Guillermo Romero Luna was a 21-year-old phenom out of Mexico when he signed with the old San Diego Padres of the PCL. He debuted stateside in 1949. He'd won 52 games in three seasons in Mexico before he came north. As the back of the card notes Luna was a multi-sport star growing up.
He spent two years with San Diego before being acquired by the Cardinals in September of 1953 for three players and $75,000. The understanding was that Luna would pitch a bit that winter in Cuba and then return home to Mexico to rest his arm and await his first spring traing as a major leaguer.
Instead of resting after being shut down for the winter Luna cranked it up in the Mexican winter league, blew out his elbow in a February start and was never the same. Luna, who featured a curve, slider and knuckleball, had a poor spring but managed to make the Cardinals '54 roster and drew a late April start. In that game against the Reds he was KO'd in the first inning and sent down to Rochester, the highest ranking of the Cardinals 22 affiliates. Yes, the Cards had 22 farm clubs in 1954!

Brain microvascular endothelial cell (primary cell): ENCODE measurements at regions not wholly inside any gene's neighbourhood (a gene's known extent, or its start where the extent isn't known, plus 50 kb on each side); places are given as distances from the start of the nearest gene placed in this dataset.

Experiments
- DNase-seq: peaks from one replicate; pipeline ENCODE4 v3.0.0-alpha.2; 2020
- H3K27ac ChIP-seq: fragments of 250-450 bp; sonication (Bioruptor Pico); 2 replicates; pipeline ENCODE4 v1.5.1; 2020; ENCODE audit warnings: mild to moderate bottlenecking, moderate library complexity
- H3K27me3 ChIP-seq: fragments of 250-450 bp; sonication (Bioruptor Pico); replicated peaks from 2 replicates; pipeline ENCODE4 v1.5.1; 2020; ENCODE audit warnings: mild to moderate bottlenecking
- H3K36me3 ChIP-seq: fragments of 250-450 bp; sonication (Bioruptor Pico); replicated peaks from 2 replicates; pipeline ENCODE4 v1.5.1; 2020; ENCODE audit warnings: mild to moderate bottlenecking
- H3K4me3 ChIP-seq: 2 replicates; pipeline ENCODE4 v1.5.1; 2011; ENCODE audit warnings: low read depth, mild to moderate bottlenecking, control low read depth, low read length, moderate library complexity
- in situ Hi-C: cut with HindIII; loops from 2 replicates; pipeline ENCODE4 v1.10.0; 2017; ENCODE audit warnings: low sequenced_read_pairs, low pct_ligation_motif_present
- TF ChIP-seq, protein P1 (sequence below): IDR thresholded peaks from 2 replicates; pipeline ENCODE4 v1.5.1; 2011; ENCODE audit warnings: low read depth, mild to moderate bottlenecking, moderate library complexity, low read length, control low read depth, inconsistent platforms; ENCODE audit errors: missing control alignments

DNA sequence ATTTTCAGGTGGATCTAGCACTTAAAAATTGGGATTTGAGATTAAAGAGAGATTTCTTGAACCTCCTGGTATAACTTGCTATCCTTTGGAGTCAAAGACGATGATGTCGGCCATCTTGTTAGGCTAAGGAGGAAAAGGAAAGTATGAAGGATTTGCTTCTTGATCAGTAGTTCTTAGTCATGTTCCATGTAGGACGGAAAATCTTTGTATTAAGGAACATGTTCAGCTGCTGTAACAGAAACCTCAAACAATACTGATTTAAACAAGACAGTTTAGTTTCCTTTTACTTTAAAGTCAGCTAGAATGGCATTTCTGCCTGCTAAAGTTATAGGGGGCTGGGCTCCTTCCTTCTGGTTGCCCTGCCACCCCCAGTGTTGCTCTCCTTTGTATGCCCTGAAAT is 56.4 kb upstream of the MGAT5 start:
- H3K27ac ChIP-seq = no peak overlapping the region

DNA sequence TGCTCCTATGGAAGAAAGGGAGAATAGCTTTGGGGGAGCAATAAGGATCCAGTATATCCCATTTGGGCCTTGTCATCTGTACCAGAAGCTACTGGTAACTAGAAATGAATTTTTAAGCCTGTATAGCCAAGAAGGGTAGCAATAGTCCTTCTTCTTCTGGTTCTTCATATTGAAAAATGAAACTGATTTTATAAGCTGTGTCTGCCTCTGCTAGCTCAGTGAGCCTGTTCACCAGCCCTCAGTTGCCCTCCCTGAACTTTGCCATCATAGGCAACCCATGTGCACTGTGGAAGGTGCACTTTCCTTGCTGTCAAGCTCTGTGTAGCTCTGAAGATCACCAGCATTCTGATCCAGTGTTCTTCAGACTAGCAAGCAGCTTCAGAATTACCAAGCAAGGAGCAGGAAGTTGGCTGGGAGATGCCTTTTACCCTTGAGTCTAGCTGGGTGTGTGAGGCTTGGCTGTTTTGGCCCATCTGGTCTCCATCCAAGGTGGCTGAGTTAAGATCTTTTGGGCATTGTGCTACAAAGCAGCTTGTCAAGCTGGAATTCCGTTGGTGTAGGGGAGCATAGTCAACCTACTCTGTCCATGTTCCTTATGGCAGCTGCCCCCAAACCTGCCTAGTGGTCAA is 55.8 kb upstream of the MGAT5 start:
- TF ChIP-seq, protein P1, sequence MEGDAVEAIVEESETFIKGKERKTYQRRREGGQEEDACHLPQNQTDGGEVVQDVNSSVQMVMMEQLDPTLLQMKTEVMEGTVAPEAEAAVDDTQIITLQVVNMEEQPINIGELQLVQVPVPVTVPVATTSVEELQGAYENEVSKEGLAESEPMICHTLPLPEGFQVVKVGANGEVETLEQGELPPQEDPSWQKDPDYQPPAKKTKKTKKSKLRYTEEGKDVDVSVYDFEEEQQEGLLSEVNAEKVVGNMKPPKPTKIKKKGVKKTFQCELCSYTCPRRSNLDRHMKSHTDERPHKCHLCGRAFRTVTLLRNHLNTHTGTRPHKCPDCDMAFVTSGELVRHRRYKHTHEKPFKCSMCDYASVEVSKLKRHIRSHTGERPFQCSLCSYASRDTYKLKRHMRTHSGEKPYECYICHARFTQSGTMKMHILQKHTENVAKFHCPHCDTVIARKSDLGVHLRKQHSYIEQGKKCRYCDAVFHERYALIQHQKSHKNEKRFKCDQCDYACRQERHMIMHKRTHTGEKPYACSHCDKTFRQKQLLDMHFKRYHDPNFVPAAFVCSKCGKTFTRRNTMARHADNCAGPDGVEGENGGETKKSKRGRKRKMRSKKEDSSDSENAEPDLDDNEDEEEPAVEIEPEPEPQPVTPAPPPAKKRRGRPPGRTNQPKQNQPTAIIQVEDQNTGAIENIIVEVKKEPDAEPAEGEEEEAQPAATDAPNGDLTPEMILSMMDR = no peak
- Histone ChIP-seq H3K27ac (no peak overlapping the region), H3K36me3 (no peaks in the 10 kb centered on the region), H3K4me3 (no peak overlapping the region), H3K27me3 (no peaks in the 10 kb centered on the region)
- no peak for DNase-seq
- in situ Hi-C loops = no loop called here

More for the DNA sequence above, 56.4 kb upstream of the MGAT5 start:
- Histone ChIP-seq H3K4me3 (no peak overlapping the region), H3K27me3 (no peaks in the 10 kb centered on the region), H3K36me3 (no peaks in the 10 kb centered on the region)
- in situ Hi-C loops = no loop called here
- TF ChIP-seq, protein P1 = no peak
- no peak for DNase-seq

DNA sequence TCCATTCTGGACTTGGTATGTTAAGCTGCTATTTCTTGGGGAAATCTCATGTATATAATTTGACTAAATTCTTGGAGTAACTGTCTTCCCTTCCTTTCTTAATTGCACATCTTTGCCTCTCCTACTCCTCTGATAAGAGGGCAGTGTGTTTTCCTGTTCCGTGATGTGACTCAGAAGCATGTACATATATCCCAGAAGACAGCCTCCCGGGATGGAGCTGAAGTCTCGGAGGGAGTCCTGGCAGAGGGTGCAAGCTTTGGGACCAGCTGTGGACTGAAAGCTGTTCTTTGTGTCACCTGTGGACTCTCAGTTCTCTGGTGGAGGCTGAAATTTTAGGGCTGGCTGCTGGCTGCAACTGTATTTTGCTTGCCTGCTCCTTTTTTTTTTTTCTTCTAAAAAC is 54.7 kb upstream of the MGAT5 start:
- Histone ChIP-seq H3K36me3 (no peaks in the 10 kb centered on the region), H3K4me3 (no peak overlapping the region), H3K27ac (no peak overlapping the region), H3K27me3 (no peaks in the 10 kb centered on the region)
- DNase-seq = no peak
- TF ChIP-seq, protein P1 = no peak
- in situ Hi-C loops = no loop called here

Luna had respectable numbers in Rochester (although a losing record) but he slipped down the ladder in the Cardinals' chain and eventually ended his career back in the Mexican Leagues in 1961. Although he never again pitched in the majors he had established enough of a legend to be elected to the Mexican Baseball Hall of Fame.
There is something that intrigues me about Luna and especially that card of his. The back featured a nice write-up and a big empty box where his record would normally be.
I went looking for the original photo that was inhanced for the Bowman card. I found it on the St Louis Post-Dispatch site. The story isn't accessable without turning off my ad-blocker so I can't link it. But here's the photo showing Luna in his Padres gear before Bowman painted him into a Cardinals uni.
Luna's story, fleshed out a bit. can be read on this Cardinals fan blog. And the artisitc wizard Gary Cieradkowski just last month showed off his Luna card on his Infinite Card Set blog. And he tells the whole colorful Luna tale far better than I can. Highly recommended!